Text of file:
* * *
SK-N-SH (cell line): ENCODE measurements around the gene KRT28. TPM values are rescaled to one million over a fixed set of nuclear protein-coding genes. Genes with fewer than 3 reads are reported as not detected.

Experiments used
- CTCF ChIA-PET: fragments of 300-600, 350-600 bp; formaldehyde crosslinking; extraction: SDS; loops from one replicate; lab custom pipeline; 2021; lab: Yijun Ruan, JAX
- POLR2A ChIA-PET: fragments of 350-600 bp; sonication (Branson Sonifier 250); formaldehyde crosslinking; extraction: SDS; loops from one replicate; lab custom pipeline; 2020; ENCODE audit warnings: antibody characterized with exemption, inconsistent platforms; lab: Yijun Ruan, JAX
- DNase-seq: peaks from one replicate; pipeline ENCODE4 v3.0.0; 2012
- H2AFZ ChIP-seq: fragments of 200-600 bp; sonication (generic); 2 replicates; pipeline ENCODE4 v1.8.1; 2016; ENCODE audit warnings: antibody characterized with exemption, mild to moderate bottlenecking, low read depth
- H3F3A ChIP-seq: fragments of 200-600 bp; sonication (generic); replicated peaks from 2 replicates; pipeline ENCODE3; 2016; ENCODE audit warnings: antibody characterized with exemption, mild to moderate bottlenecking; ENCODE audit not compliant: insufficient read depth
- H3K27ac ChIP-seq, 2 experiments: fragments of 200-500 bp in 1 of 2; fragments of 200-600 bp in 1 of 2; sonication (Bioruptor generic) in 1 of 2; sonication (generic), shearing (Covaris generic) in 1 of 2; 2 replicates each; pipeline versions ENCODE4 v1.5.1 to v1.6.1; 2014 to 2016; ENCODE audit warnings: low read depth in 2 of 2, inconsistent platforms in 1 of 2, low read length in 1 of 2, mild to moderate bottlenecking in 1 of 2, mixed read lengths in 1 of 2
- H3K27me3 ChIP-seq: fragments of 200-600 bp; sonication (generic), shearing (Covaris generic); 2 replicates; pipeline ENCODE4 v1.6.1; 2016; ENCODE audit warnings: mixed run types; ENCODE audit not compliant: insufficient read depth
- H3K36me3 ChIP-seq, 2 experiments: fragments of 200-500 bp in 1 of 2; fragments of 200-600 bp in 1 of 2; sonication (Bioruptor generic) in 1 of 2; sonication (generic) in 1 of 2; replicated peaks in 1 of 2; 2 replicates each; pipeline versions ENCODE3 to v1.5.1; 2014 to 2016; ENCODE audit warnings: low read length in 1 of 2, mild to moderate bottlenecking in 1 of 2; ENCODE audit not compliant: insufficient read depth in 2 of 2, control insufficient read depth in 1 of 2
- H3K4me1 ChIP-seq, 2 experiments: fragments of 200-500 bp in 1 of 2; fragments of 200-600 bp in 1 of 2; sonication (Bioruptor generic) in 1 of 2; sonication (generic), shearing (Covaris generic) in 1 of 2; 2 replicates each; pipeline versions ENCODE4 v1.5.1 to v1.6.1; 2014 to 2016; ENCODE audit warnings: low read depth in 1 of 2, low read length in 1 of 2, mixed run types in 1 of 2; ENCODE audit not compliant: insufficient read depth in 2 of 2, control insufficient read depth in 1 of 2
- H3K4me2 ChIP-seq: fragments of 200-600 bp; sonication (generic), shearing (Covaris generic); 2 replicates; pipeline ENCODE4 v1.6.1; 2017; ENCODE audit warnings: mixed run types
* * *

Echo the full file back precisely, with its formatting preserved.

SK-N-SH (cell line): ENCODE measurements around the gene KRT28. TPM values are rescaled to one million over a fixed set of nuclear protein-coding genes. Genes with fewer than 3 reads are reported as not detected.

Experiments used
- CTCF ChIA-PET: fragments of 300-600, 350-600 bp; formaldehyde crosslinking; extraction: SDS; loops from one replicate; lab custom pipeline; 2021; lab: Yijun Ruan, JAX
- POLR2A ChIA-PET: fragments of 350-600 bp; sonication (Branson Sonifier 250); formaldehyde crosslinking; extraction: SDS; loops from one replicate; lab custom pipeline; 2020; ENCODE audit warnings: antibody characterized with exemption, inconsistent platforms; lab: Yijun Ruan, JAX
- DNase-seq: peaks from one replicate; pipeline ENCODE4 v3.0.0; 2012
- H2AFZ ChIP-seq: fragments of 200-600 bp; sonication (generic); 2 replicates; pipeline ENCODE4 v1.8.1; 2016; ENCODE audit warnings: antibody characterized with exemption, mild to moderate bottlenecking, low read depth
- H3F3A ChIP-seq: fragments of 200-600 bp; sonication (generic); replicated peaks from 2 replicates; pipeline ENCODE3; 2016; ENCODE audit warnings: antibody characterized with exemption, mild to moderate bottlenecking; ENCODE audit not compliant: insufficient read depth
- H3K27ac ChIP-seq, 2 experiments: fragments of 200-500 bp in 1 of 2; fragments of 200-600 bp in 1 of 2; sonication (Bioruptor generic) in 1 of 2; sonication (generic), shearing (Covaris generic) in 1 of 2; 2 replicates each; pipeline versions ENCODE4 v1.5.1 to v1.6.1; 2014 to 2016; ENCODE audit warnings: low read depth in 2 of 2, inconsistent platforms in 1 of 2, low read length in 1 of 2, mild to moderate bottlenecking in 1 of 2, mixed read lengths in 1 of 2
- H3K27me3 ChIP-seq: fragments of 200-600 bp; sonication (generic), shearing (Covaris generic); 2 replicates; pipeline ENCODE4 v1.6.1; 2016; ENCODE audit warnings: mixed run types; ENCODE audit not compliant: insufficient read depth
- H3K36me3 ChIP-seq, 2 experiments: fragments of 200-500 bp in 1 of 2; fragments of 200-600 bp in 1 of 2; sonication (Bioruptor generic) in 1 of 2; sonication (generic) in 1 of 2; replicated peaks in 1 of 2; 2 replicates each; pipeline versions ENCODE3 to v1.5.1; 2014 to 2016; ENCODE audit warnings: low read length in 1 of 2, mild to moderate bottlenecking in 1 of 2; ENCODE audit not compliant: insufficient read depth in 2 of 2, control insufficient read depth in 1 of 2
- H3K4me1 ChIP-seq, 2 experiments: fragments of 200-500 bp in 1 of 2; fragments of 200-600 bp in 1 of 2; sonication (Bioruptor generic) in 1 of 2; sonication (generic), shearing (Covaris generic) in 1 of 2; 2 replicates each; pipeline versions ENCODE4 v1.5.1 to v1.6.1; 2014 to 2016; ENCODE audit warnings: low read depth in 1 of 2, low read length in 1 of 2, mixed run types in 1 of 2; ENCODE audit not compliant: insufficient read depth in 2 of 2, control insufficient read depth in 1 of 2
- H3K4me2 ChIP-seq: fragments of 200-600 bp; sonication (generic), shearing (Covaris generic); 2 replicates; pipeline ENCODE4 v1.6.1; 2017; ENCODE audit warnings: mixed run types